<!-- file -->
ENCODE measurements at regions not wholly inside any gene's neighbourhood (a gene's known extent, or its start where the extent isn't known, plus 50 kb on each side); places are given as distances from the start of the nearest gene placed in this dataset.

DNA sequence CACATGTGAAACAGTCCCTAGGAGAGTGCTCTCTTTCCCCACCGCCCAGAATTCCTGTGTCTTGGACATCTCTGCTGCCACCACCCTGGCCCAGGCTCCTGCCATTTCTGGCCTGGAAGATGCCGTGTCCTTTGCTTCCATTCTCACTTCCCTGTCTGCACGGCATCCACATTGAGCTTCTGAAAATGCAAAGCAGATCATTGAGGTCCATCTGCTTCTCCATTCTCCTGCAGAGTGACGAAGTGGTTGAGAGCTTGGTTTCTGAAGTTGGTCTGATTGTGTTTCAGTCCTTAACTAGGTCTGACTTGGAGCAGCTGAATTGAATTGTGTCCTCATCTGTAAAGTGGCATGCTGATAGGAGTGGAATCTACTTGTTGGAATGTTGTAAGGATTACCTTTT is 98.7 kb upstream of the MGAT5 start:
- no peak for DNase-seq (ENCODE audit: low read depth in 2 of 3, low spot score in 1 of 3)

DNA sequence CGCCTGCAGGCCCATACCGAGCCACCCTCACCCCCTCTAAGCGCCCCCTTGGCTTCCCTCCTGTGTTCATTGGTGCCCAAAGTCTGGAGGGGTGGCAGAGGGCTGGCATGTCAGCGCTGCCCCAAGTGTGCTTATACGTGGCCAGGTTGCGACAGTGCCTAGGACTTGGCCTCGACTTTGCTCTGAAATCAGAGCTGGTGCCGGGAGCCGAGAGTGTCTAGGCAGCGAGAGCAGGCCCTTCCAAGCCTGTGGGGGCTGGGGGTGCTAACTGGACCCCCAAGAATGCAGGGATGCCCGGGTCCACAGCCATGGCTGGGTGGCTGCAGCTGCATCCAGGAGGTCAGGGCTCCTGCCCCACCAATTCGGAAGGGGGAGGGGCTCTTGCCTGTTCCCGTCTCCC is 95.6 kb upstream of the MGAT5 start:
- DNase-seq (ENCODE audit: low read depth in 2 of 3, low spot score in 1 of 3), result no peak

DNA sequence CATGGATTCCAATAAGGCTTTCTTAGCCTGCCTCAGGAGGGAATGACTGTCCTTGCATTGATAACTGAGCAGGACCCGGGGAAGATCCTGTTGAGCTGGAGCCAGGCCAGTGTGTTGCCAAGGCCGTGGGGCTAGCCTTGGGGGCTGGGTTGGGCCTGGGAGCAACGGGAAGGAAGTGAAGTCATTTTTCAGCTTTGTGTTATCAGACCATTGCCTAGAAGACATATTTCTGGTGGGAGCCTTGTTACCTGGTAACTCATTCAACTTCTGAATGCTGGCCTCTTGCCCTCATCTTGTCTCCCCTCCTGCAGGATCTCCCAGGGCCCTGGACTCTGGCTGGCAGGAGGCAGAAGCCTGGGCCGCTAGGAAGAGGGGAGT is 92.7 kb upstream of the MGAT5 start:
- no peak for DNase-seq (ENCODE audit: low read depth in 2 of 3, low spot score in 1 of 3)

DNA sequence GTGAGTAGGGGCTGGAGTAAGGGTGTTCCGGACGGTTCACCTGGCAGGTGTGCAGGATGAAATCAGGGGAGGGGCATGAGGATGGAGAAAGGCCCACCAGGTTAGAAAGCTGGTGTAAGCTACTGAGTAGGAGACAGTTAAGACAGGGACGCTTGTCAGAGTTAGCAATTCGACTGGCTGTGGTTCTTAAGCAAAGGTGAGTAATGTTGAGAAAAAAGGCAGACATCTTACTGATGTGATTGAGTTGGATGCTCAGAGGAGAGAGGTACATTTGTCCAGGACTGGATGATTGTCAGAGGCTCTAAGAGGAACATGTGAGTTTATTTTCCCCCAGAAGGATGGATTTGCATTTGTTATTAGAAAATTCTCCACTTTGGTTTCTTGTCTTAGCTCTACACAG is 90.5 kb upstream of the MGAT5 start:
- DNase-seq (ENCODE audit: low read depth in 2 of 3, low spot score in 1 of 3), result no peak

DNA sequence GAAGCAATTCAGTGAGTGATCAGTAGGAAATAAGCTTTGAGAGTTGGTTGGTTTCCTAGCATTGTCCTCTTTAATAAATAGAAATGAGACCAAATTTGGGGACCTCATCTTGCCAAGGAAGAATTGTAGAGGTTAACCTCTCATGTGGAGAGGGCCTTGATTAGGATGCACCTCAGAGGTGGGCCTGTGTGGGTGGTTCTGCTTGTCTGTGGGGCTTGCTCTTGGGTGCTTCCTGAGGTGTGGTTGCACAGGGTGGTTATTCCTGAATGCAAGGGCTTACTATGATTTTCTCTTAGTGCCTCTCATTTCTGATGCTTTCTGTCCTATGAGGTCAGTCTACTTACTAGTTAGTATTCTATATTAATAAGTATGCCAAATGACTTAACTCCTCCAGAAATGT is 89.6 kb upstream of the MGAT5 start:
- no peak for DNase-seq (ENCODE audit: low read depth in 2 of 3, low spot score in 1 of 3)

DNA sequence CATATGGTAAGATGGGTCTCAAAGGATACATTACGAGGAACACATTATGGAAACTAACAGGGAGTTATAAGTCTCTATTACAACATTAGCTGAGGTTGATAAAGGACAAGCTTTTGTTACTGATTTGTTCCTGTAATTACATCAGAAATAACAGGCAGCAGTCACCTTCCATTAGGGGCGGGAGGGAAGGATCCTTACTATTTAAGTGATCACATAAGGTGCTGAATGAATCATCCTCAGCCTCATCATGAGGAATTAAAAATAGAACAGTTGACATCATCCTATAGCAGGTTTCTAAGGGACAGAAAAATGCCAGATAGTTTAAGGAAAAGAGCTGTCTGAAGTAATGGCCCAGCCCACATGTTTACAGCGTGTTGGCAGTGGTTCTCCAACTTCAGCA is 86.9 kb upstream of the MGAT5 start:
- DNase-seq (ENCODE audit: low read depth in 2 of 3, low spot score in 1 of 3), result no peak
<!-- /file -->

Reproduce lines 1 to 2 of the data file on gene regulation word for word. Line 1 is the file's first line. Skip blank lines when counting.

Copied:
ENCODE measurements at regions not wholly inside any gene's neighbourhood (a gene's known extent, or its start where the extent isn't known, plus 50 kb on each side); places are given as distances from the start of the nearest gene placed in this dataset.

DNA sequence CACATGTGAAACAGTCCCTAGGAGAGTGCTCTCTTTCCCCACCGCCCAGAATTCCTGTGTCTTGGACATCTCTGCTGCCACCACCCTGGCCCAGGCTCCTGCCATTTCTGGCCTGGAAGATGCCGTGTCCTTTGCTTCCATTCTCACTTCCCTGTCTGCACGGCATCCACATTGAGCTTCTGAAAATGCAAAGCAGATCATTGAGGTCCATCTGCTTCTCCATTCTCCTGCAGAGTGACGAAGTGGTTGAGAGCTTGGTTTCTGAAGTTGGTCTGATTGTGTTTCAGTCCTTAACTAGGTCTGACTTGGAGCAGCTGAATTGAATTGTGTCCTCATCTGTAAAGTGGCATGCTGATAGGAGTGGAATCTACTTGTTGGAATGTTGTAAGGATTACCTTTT is 98.7 kb upstream of the MGAT5 start: